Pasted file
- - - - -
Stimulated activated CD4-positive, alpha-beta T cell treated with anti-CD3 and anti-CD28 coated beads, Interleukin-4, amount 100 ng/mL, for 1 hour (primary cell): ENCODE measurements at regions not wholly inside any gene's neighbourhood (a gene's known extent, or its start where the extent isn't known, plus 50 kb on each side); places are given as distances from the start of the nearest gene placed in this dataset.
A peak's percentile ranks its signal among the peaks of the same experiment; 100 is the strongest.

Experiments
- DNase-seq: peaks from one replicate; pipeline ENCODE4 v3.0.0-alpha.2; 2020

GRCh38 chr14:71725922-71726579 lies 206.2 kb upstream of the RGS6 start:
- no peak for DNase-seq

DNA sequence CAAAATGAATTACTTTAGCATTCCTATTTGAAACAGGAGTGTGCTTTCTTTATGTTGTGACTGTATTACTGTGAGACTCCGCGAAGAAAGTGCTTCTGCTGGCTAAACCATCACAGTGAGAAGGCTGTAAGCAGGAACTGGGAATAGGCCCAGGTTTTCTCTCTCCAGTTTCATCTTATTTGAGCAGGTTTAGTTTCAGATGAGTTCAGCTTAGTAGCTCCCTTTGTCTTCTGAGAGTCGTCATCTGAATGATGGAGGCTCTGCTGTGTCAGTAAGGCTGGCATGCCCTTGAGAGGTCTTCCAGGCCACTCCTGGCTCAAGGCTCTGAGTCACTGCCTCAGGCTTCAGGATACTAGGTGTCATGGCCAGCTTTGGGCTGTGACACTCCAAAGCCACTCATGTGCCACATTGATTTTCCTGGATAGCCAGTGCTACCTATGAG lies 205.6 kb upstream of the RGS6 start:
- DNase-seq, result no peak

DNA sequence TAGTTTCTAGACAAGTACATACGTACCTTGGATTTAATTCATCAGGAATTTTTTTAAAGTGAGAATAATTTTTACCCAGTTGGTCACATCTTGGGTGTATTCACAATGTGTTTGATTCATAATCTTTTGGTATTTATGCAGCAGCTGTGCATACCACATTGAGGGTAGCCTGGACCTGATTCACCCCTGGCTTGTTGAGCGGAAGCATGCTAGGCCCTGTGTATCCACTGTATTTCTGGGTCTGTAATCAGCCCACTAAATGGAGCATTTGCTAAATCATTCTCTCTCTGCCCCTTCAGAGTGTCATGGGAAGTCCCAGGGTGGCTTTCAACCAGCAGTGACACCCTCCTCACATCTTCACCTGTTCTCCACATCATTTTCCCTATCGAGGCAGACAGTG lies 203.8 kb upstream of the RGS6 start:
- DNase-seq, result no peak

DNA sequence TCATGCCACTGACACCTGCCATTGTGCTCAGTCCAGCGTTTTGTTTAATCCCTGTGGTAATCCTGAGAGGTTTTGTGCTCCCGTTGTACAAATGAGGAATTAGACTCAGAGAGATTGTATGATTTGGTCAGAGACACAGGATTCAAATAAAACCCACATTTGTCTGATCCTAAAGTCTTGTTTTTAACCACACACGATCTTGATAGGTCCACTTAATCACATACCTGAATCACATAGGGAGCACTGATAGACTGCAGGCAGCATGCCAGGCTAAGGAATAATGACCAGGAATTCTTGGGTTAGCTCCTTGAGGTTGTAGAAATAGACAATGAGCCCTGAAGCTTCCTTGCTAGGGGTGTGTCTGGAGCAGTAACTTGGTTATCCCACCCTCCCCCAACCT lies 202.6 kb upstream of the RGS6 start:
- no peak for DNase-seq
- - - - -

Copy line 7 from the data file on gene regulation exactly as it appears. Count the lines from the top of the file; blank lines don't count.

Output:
DNA sequence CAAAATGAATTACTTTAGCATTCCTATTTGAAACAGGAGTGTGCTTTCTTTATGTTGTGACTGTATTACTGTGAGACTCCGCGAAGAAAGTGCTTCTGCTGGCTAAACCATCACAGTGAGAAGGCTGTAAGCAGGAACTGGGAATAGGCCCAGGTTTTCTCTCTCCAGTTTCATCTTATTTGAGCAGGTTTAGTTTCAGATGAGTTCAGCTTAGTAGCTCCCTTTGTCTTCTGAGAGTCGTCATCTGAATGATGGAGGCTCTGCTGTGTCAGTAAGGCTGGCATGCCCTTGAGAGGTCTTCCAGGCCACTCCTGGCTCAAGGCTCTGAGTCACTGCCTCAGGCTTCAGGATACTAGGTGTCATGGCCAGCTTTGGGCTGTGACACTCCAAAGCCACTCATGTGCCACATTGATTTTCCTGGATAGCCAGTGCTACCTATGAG lies 205.6 kb upstream of the RGS6 start: